1. re: RealMenJulienne

                                                                            realmen......I agree with your points except SYSCO, who needs world sourced, factory farm produced animals, Let's develop and improve local production. It is superior on all levels; sustainability, employment, freshness, etc. If we want everything worldwide to be "Meat like you find in the States; next would be cheaper frozen vegetables replacing locally grown, then frozen fully sous vide entrees,, making the ancient skills of the cooks unneeded, I am just a proponent of self-reliance, in all things, including preserving traditional food, including the way they are grown, prepared, marketed, and consumed.

                                                                    3. Our local newspaper recently announced the imminent opening of the largest buffet restaurant to hit our area: 11 buffet stations with a total of 280 (!) dishes. Several Asian cuisines, plus American and Mexican choices. All-you-can-eat lunch for $6.39 and dinner for $8.99. There seems to be no end to how bloated this concept can become.

                                                                      8 Replies
                                                                      1. re: cheesemaestro

                                                                        You know, I could see the appeal of a truly polyglot (or polyglutton) buffet that featured fare from around the world (Mexico, India, Italy, China, Germany, Russia, Iran, Vietnam, etc.) if the food was prepared to a very high standard. I might even patronize such a buffet. But you know dam' well that's not what's happening in these $8.99 places.

                                                                        1. re: Perilagu Khan

                                                                          I would agree,The best buffet I ever went to is in the Shangri-La hotel in Manila called Circles. It featured choices from Thailand,Japan,Vietnam,Korea,China,India,Malaysia and the food was incredible but then again it cost 1700 pesos which is about $40.00,still a bargain by our standards but quite expensive to them.

                                                                          1. re: Duppie

                                                                            40 clams, eh? Did that include wine?

                                                                            1. re: Perilagu Khan

                                                                              Nope,liquor was extra but I have to say everything I ate from the sushi,chili crabs,curries were authentically prepared and seasoned and worth the price.

                                                                            2. re: Duppie

                                                                              I'd gladly pay triple or quadruple for a buffet restaurant with good food. Unfortunately, the name of the game in this business is quantity, not quality.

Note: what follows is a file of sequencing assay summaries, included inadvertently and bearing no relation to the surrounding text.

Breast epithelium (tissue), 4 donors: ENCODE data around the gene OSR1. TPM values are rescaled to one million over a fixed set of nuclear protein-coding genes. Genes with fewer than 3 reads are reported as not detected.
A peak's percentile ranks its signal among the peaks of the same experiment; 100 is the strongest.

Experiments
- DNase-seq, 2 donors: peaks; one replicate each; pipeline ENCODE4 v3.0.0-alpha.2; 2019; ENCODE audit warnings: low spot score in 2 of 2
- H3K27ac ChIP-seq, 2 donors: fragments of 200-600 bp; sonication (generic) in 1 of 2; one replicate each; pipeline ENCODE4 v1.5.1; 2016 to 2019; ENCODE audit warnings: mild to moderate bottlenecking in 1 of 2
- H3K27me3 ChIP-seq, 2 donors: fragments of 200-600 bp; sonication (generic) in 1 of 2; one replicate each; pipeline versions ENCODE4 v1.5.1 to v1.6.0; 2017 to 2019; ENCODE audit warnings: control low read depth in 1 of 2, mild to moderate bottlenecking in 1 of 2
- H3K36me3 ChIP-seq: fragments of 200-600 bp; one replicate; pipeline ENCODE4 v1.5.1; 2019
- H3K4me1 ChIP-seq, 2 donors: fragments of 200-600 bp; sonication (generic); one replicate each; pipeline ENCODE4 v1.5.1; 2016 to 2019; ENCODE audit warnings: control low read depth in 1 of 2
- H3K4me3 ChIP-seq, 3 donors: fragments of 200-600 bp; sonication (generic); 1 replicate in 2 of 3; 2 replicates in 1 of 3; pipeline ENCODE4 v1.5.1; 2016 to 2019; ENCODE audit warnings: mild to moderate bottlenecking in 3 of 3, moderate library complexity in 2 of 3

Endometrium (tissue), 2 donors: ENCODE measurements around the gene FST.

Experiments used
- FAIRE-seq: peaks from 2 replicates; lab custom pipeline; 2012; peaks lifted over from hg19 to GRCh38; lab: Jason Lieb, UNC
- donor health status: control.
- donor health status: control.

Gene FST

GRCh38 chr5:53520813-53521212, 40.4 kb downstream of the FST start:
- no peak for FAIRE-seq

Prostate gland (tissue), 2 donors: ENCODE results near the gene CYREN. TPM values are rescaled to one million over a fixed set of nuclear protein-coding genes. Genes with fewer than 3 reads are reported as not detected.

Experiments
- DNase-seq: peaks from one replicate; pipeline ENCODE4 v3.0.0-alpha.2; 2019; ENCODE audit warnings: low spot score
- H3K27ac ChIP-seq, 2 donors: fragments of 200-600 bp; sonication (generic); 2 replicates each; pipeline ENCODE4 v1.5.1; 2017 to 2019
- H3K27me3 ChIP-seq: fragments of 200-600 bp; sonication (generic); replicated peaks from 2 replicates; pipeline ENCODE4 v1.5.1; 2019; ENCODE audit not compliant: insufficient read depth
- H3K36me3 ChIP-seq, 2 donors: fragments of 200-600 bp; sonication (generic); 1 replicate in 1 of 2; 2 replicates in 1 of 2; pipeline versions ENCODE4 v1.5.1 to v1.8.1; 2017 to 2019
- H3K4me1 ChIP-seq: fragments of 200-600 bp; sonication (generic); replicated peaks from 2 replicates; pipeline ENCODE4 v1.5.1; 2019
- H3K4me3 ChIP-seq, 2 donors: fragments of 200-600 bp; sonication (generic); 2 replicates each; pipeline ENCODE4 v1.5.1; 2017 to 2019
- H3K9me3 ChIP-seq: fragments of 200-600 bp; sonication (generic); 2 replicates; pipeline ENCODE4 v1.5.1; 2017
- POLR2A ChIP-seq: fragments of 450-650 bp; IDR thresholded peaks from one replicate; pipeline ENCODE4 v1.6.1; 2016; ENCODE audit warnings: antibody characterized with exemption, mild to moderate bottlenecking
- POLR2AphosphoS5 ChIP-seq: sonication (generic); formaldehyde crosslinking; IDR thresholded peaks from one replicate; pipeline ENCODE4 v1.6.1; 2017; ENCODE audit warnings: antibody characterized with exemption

1. re: cheesemaestro

                                                                                As would I. The better buffets in NJ are Japanese themed like Minado and Ichi Umi and you will spend close to $40.00 a person for dinner.
                                                                                Obviously the $8.99 places can only clear a profit on preparing inexpensive ingredients and then recycling what is left into other dishes,covering them with sweet ,starchy sauces to appeal to American tastes..

                                                                                1. re: Duppie

                                                                                  There are a few Chinese Buffets in Northern NJ that are more expensive for dinner where it will set you back $15 for plate and unlimited soft drinks.....and the quality is actually pretty good. No recycled foods (hot) and varied choices of real sea foods, including fresh shucked raw clams & oysters, snow crab legs, Manilla clams and fillet fish. Seasonally, one even offers/ed Steamers(piss clams).

                                                                                  Not all are terrible.

                                                                                2. re: cheesemaestro

                                                                                  Well, I would, too, if money were no object. Unfortunately, it often is.

                                                                          2. Here in Northern Virginia we have plenty of chinese/pan-asian buffets and they are generally as bad as you'd expect BUT one of them (Sichuan Village in Chantilly) also offers a lengthy menu chock-full of excellent sichuan dishes.

                                                                            So, this place is perfect for me to bring my young children and my unadventurous in-laws. Unlike at Golden Corral, Bob Evans, etc., I still get to have a very good meal.

                                                                            And in fairness, the buffet does include some more interesting dishes, so my kids can try new things without us having to order a whole appetizer or entree.